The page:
Are There GMOs in Your Backyard Garden?

Syndicated

As more families begin growing their own food, fears over genetically modified organisms making their way into backyard gardens mount. Some seed companies have based entire marketing campaigns on -- and even business structures around -- providing a GMO-free product while others have remained eerily silent. Meanwhile, consumers are paying premiums for reassurance on a topic they don't understand. But is it necessary?

What are Genetically Modified Organisms to begin with? Are they really a threat to the average American vegetable garden?

The answer -- which is no, genetically modified organisms are not a significant threat to American gardens -- may come as a surprise, but understanding what genetically modified organisms are and how they relate to the other types of seeds available can help in cutting through the confusion that surrounds them.

Genetically Modified Organisms - GMOs, as they're commonly known -- are organisms that have been genetically modified using genetic engineering technology in a laboratory. In genetic engineering specific genes are isolated from different sources, combined and inserted into the host organism. While some genetic engineering works within sexually compatible species -- that is, different types of plants that could cross naturally -- most of the technology currently in use focuses on inserting DNA from a completely different, sexually-incompatible species into the host organism; such as in the case of Bt-Corn where genetic material from a common bacterium found in soil was added to the DNA of corn to help control pests.

Not only are GMO seeds not available to backyard gardeners -- they're only sold in large quantities typically purchased by professional farmers who plant many, many acres of seed at a time -- most of the commonly grown vegetables in kitchen gardens don't even have a GMO variety on the market at all. GMO tomatoes are often a hot topic of conversation, for instance, but what many sources fail to mention is that the only GMO tomato that was ever released for production was also promptly pulled because it failed to meet expectations; it hasn't even been grown by commercial farmers in a decade.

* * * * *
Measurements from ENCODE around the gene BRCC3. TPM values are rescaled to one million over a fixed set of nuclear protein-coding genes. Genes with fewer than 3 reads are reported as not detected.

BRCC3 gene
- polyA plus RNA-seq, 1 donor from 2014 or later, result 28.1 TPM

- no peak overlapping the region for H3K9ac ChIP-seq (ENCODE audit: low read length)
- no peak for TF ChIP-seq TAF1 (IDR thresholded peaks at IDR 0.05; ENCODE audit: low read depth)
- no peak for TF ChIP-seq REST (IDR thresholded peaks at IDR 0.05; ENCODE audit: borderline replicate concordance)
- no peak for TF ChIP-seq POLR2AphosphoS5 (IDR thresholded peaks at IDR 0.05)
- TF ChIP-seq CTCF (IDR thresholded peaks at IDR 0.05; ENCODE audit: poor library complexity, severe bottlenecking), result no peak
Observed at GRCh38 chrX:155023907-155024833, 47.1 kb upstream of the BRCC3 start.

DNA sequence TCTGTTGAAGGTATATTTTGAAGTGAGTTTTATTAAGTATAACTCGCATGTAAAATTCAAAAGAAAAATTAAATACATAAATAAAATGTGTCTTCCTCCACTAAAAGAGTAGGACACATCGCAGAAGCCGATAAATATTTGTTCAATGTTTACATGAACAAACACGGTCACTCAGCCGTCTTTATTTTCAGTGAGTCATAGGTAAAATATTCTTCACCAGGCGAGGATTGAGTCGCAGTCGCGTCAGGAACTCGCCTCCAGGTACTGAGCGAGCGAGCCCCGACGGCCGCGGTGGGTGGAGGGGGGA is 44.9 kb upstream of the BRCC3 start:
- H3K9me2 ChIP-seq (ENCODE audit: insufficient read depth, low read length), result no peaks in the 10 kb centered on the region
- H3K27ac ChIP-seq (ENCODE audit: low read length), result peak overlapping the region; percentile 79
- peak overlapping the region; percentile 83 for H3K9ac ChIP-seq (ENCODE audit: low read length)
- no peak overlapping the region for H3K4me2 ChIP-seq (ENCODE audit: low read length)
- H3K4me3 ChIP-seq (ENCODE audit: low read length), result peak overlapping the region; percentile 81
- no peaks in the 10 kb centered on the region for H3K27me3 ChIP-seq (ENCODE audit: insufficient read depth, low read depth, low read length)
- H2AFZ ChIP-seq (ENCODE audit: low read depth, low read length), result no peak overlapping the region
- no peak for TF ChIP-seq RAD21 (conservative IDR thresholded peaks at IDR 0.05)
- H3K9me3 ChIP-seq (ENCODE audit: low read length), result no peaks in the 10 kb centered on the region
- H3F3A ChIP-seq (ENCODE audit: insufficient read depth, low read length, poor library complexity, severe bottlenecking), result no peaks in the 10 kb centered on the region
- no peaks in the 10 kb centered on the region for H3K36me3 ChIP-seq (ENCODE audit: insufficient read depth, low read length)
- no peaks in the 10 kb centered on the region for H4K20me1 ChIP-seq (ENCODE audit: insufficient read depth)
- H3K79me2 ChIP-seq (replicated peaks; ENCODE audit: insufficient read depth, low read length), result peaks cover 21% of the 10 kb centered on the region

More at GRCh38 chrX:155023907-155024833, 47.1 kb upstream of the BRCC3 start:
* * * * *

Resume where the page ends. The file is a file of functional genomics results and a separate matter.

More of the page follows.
Meanwhile, hybrid varieties of plants and seeds are often confused with GMOs, especially in the wake of Food, Inc. and other similar programs, but hybrid plants are in a category all their own and result from much older, much less human-intensive "technology". Hybrids are the result of crossing two types of the same kind of vegetable; usually with the intent to produce a progeny with a combination of the parents' traits. Hybrids can be created in any garden simply by cross-pollinating two similar and sexually-compatible plants; such as two types of tomatoes. And often they result by accident when a hobby gardener has a mix of varieties in close quarters. Hybrid plants do not breed true, which means that if you save their seeds you may not get the same kind of produce from them the next year -- instead it's common for the second or third generation of hybrid plants to revert to the characteristics of one of the original parent plants -- but they do not contain patented or "foreign" DNA. Gardeners and horticulturists have been using hybrid mating techniques to produce new varieties of fruits, vegetables, and flowers for centuries. 

In fact, many of the open-pollinated varieties of plants -- those commonly called heirloom or heritage by marketers and the media -- originated from hybrid breeding programs that aimed to develop new, and interesting types of garden vegetables. They are, quite simply, standardized "breeds" of plants that have been developed over the years. When planted they will mature to produce a consistent type of fruit or vegetable, and when mated with the same variety, the resulting seeds will also produce the same type of plant and fruit. The term "heirloom" can be deceiving as new open-pollinated varieties are being developed all the time by breeding plants for specific traits. Much in the same way that new breeds of animals can be developed by breeding for specific traits.

In short, GMOs needn't be a concern for gardeners as they shop for seeds this year; regardless of how prominently the seed company's marketing department declares it.  Go forth and grow without fear!  

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Diana Prichard authors Cultivating the Art of Sustenance and is the owner of the small farm Olive Hill.

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